Flight Analysis

We have to regroup before we can go, but the feeling that we’re in danger combined with the increasing conviction that we’d be better off away from much of the family has led me to start analyzing more formally the relocation thing mentioned earlier.

One of the things that came up was “shall issue,” which led me to this entry of interest, mainly in that it includes this cool animated GIF.

Based on the most recent year displayed, Alaska and Vermont are the best states, the bulk are now acceptable, and the ones absolutely ruled out by that would be Illinois and Wisconsin.  That’s without reading or more formally looking up details.

We also figure about four hours drive time from here, or really from anyone with whom we’d prefer to maintain a friendly distance.  I should figure out what that rules out offhand, but pretty much anything in New England, if you count not wanting to shovel roofs.

Okay, Google Earth puts New York City just over four hours away.  Albany is about an hour closer.  Syracuse is over 5 and Ithaca (where I once had a remote office of sorts) is over 6.  Parts of New York, then, though upstate gets you into that shoveling the roof thing in some cases.  Then again, there are worse things.  I’ve thought for many years that Montana or Idaho might be nice.

Looks like we’ve ruled out seven states and parts of one, strictly speaking.  More, if we rule out “may issue” states.

Again, without knowing if the source is reputable or researching further, this page tells us the best states for homeschooling are Texas and Indiana, which I already knew, Alaska, Idaho, Illinois, Michigan, Missouri, New Jersey and Oklahoma.

The worst are supposed to be Massachusetts, Maine, Minnesota, New York, North Dakota, Pennsylvania, Rhode Island, Utah, Vermont, Washington, and West Virginia.  Basically if you have to ask permission to educate your kids, which is the way it works here, even though lots of people do it and there doesn’t seem to be a big deal - but that depends on school district, then it’s not acceptable.

So wow, I could start a map based on all that.  Finer points, sure, but it’d get the ball rolling.

I did a map then thought to look for tax comparisons, which for the moment are coming from the 2007 listing here.  I messed up by starting with state burden and then switching to overall burden.  The distinctions can be small enough that this is less important than some things.

So here’s the map so far.  Brown states are ruled out.  Green states score best.  I’d tend to rule out Alaska, much as I’d love to visit.  Purple states were good for homeschooling and shall issue, but without the added benefit of being in the lowest of the low tax states (well, the lowest 20).  Conversely, blue ones came up good for taxes but didn’t fall on the best or worst home schooling lists.  The mustard yellow states were in the worst 20 for tax burden, but otherwise didn’t register one way or another.  White/blank didn’t have anything to flag.  Either of those might be acceptable if looked at more closely, with the green, purple and blue shaded states presumably falling in that order of preference based on what I know so far.  This is pretty minimal research, for which I so don’t have time, but it was cathartic or something.  Like a goal setting thing.  By the time moving would be possible, we’d be past the current danger, but other factors won’t have changed.  I’m to the point where instead of it seeming weird to move out of the state, it seems right and inevitable.  Which could change if I get an amazing job here, but hey, worth a look.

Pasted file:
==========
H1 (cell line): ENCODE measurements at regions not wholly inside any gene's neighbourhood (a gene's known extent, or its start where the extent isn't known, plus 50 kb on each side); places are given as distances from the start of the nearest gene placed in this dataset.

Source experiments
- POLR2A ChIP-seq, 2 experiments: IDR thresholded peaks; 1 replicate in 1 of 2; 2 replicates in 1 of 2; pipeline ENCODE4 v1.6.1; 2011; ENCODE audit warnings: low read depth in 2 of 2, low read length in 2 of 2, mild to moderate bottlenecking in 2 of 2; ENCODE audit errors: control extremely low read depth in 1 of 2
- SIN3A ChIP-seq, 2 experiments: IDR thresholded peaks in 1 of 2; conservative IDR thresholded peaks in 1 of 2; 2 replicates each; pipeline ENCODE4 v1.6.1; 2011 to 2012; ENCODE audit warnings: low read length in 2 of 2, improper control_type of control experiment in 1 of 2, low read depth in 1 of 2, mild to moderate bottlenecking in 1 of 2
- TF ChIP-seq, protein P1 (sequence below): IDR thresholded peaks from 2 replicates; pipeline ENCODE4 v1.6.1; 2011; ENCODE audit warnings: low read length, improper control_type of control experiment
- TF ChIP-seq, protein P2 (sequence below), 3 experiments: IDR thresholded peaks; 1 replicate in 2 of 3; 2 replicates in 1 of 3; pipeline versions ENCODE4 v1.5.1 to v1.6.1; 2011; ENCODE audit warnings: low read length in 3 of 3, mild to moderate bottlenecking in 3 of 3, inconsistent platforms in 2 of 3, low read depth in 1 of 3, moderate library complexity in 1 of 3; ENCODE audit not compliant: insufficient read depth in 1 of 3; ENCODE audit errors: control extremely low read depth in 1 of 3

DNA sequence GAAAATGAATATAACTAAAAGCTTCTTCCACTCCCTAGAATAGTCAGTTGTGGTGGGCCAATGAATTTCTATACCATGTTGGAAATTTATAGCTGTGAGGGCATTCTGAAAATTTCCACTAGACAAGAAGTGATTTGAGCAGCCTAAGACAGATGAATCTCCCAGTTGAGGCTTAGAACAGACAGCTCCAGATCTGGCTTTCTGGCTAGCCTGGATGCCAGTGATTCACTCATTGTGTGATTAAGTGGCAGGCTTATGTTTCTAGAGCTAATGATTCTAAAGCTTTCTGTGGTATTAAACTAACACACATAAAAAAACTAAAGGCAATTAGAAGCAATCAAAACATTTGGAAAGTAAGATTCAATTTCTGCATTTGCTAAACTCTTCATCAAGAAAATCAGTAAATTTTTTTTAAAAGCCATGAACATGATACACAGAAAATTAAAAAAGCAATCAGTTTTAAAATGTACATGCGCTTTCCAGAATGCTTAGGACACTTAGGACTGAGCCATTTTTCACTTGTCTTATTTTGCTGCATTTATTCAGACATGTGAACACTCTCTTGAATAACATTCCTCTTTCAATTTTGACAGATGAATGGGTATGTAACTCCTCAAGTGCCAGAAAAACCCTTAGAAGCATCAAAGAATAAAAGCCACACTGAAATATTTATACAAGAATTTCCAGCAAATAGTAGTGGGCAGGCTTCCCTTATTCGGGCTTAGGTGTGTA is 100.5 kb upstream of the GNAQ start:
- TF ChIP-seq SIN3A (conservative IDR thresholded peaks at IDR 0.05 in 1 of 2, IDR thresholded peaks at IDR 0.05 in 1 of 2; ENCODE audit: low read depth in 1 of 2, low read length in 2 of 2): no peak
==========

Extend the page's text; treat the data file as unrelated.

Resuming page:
Looking at all this, refined from the original post, any thoughts?

Oh, almost forgot the map!  Here it is (click for larger, as usual):

Posted by on 03/04 at 10:44 PM
  1. Nevada and Florida both have no income taxes.  I know Florida has high property taxes like NH, so maybe that’s where the burden is coming from there, but Nevada is mostly supported by the gaming industry.  I doubt that the tax burden is high in individuals living there…

    Posted by rob sama  on  03/05  at  02:48 PM  from 
  2. I’d suggest looking at Central Indiana.  Specifically the eight counties surrounding Indianapolis, but not Indianapolis.

    The tax issues seem to be worse in Marion County (Indianapolis) than in the adjacent counties, and Indianapolis itself seems to be developing big city problems. 

    I was born in Indianapolis, and still live and work here.  I think it is a great city, but have to admit it has some issues it needs to work on.  We’ll be moving to one of the adjacent counties when we buy a house though.

    Indiana is second amendment and home schooling friendly though.  And the legislature is fighting over the property tax issues as we speak.

    Posted by Dave  on  03/06  at  01:57 PM  from  Indianapolis
  3. I forgot to mention that housing here is reasonably priced compared to where you are now, even before the property tax mess gets resolved.

    Posted by Dave  on  03/06  at  02:07 PM  from  Indianapolis
  4. Hmm… Texas is Green… Houston is in the middle between families… You would be near a cousin… And Deb already has a family she is friends with out there that have kids about the same ages as yours…


    Posted by  on  03/06  at  08:33 PM  from  Houston
  5. I just thought of this today.  Are you taking in to account cost of living in this?  For example taxes might be higher in Ohio, But might not be as much of a factor when you consider that rent will be $500 to $1000 cheaper per month, Or that a house will cost you $150,000 to $200,000 less then in Ma?
    (These numbers are just rough estimates by me and could be complete BS!)

    Posted by Wayne  on  03/14  at  09:26 PM  from  Ohio
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